At a Glance
What is it?
A magic and variety show from “America’s Got Talent” veteran Nathan Burton.
Where is it?
Is it worth the cost?
It’s a little pricey for a daytime magic show but if you’re a fan of the genre, it’s probably worth it.
Why should I see this show?
Because you need something to do in the afternoon and you’ve already seen Mac King.
What else do I need to know?
There are a bunch of variety acts sprinkled into the show.
What’s the bottom line?
Not the best magic show in town but still solidly entertaining.
Magician Nathan Burton has been one of the mainstays of Strip entertainment for years now, hosting a reliably entertaining afternoon cavalcade of illusions, comedy, and other bits of random entertainment at various theaters since 2008. Although not as high-profile as Penn & Teller or David Copperfield and not as gleefully amusing as Mac King, Burton puts on a good show that is worth your attention, especially if you are looking for something to do during the day other than sit by the pool or blow more money in the slot machines.
The David Saxe Theater in the Miracle Mile Shops at Planet Hollywood Resort (how’s that for a title?) is Burton’s home these days and it’s a relatively comfortable and intimate space in which to see a little magic and a little comedy. Burton’s style is more of the contraption variety, with various people and/or things appearing and/or disappearing from inside cabinets, on top of platforms, behind drapes, and the like. It’s the stuff that the Copperfields of the magic world have been doing for decades only with a lower production budget. The fact that the boxes that people pop out of are a little less sparkly doesn’t really diminish the effect, but if you’re looking for big spectacle illusions, you won’t find them here.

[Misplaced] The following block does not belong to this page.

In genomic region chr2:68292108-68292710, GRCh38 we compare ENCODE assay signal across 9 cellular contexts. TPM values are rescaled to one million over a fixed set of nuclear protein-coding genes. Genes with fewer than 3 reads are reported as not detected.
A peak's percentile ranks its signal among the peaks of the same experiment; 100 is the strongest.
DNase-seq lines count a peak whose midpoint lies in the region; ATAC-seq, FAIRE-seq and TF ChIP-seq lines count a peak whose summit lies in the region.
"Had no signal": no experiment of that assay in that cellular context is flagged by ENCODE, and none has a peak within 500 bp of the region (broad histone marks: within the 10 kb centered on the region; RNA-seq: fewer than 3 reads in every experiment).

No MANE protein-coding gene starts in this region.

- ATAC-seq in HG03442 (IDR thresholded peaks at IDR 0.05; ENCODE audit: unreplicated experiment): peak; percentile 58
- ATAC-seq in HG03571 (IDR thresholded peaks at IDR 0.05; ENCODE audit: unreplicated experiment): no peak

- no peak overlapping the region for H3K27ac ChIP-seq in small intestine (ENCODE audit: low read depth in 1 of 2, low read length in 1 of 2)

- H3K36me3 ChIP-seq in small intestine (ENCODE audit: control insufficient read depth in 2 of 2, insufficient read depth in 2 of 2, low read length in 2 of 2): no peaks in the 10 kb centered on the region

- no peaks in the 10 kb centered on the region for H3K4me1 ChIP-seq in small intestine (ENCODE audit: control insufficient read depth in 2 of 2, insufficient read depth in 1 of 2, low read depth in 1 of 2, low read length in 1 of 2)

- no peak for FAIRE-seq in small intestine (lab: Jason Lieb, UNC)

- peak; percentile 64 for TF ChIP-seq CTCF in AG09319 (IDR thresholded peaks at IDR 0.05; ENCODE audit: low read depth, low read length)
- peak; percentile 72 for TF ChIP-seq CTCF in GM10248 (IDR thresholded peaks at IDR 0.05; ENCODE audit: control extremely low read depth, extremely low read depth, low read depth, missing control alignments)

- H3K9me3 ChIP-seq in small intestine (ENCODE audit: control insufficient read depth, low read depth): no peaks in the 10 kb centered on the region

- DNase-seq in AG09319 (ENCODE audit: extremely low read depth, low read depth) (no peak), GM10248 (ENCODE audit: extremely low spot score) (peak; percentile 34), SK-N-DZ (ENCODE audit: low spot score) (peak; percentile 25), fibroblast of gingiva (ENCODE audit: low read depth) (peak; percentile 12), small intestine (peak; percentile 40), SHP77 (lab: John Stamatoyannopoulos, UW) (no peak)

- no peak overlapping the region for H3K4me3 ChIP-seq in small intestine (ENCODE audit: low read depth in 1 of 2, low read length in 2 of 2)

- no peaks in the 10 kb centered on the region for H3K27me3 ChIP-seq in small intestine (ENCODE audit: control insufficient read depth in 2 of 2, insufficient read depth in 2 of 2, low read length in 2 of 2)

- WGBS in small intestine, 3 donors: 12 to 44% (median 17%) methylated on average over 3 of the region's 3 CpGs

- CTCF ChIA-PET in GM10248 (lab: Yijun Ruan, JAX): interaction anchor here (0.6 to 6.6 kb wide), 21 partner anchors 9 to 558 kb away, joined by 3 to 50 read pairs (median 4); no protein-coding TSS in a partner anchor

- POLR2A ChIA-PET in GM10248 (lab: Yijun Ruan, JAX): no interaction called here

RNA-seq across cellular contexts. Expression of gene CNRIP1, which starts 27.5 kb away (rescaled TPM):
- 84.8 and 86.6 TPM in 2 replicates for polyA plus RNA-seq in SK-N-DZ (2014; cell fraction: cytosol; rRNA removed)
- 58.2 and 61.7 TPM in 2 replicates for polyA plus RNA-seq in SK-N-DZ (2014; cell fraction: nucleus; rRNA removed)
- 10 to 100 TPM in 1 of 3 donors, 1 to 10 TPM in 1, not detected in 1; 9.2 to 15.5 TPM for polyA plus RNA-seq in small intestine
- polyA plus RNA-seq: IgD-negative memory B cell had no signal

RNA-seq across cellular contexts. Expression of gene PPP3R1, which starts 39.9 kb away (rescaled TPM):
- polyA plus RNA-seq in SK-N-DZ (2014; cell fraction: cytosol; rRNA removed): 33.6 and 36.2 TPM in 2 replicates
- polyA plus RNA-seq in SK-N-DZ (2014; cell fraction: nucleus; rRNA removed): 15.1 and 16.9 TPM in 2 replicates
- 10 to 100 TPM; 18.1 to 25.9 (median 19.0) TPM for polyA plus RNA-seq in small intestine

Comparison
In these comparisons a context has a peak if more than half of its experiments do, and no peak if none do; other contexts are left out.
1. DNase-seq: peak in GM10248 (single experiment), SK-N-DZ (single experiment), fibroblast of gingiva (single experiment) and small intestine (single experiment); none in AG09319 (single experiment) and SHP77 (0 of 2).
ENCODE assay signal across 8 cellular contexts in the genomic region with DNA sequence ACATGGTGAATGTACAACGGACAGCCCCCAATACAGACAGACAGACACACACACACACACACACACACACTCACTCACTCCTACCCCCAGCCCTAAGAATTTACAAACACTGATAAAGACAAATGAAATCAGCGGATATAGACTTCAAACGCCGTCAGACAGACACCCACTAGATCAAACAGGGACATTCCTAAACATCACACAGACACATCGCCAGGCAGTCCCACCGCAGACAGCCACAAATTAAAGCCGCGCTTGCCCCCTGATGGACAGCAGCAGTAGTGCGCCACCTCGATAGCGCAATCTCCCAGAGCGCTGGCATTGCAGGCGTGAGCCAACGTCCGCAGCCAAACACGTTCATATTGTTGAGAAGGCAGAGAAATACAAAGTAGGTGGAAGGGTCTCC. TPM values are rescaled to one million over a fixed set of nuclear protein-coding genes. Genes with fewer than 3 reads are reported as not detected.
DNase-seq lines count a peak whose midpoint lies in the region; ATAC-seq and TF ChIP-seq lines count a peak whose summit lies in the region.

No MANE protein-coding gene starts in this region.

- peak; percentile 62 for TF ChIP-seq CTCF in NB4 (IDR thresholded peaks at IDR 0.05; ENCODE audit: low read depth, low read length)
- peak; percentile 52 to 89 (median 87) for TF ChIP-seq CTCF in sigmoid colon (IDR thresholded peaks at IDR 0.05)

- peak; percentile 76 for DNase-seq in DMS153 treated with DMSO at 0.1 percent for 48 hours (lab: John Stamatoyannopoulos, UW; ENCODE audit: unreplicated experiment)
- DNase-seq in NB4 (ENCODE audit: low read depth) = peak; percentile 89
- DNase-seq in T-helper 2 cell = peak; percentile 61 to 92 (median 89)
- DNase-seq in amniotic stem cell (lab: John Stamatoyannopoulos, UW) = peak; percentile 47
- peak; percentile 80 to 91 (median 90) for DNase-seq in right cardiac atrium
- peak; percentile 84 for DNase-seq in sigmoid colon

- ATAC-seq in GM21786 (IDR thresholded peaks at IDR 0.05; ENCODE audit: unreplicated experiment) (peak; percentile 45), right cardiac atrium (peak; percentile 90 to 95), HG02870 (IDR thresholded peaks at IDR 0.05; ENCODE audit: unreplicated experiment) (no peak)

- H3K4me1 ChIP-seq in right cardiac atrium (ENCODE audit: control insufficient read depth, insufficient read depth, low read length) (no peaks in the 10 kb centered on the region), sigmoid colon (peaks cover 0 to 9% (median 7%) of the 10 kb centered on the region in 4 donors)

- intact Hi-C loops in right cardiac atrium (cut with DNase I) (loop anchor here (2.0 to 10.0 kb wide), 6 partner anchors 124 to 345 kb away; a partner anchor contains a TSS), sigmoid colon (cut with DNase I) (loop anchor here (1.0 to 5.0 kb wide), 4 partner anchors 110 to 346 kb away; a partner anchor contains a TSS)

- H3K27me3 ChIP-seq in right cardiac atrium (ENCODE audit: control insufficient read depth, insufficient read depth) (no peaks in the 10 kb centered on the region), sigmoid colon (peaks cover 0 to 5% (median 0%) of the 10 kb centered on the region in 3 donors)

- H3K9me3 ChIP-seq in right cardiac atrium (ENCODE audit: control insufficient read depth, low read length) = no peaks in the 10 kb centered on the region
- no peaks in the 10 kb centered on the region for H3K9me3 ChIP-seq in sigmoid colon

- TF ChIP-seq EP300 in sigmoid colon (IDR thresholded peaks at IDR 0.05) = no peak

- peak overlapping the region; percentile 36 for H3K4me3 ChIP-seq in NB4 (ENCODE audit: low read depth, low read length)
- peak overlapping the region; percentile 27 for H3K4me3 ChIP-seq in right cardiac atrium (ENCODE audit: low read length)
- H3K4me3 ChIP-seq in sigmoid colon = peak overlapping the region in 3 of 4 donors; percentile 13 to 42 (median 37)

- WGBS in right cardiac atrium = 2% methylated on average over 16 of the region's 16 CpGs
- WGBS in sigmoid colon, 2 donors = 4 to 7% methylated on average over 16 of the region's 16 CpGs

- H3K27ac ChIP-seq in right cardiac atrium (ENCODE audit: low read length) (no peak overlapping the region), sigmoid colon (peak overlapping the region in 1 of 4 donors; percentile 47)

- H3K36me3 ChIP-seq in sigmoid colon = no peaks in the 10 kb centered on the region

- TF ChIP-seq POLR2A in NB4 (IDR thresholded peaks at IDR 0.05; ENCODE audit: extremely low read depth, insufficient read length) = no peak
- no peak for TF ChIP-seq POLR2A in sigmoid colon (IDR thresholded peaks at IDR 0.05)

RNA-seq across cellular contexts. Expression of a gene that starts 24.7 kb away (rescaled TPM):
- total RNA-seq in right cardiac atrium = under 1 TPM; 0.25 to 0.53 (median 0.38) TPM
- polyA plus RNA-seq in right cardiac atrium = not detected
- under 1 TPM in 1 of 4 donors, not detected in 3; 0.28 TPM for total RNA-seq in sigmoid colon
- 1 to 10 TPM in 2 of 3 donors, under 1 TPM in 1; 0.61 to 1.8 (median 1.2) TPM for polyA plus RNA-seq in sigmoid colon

Burton is a genial presence and he certainly keeps the production moving, but the overall mood of the show has transitioned over the years from featuring a lot of the inspired antics that helped him make a splash on “America’s Got Talent” to being traditional. There’s nothing here that breaks new ground or is “OMG” worthy of a tweet later. Or perhaps some of things he does that used to feel fresh and inventive have been done by him and others so many times that we feel as though we’ve seen it all before.
Which is not to say that he isn’t good at it. Just because I’m jaded when it comes to Vegas magic acts doesn’t mean that those moments where he pulls up a drape and then drops it to reveal a person that wasn’t there a split-second ago aren’t still fundamentally impressive. It’s just that one of the keys of effective magic is the unexpected nature of it; making the audience gasp because they didn’t know what was coming next. Audiences have seen the drape/box/cabinet person/thing appearing/disappearing type prestidigitation done a billion times and it just isn’t surprising anymore.
Burton turns over big chunks of his show to other acts, giving it a bit of a variety show feeling. These may vary from time to time but expect close-up magic and comedy bits, like Russ Merlin’s audience participation mask routine, in which people are suckered into wearing wacky Halloween masks and basically making fools of themselves. Merlin has been doing this exact same shtick in Vegas shows forever – I swear I’ve seen it a dozen times – and while still inherently amusing, it too doesn’t break any new ground.
There will probably always be a space for traditional magic shows like Burton’s in Las Vegas and if you’re in the mood for one, his will deliver everything you are expecting, but probably not much more.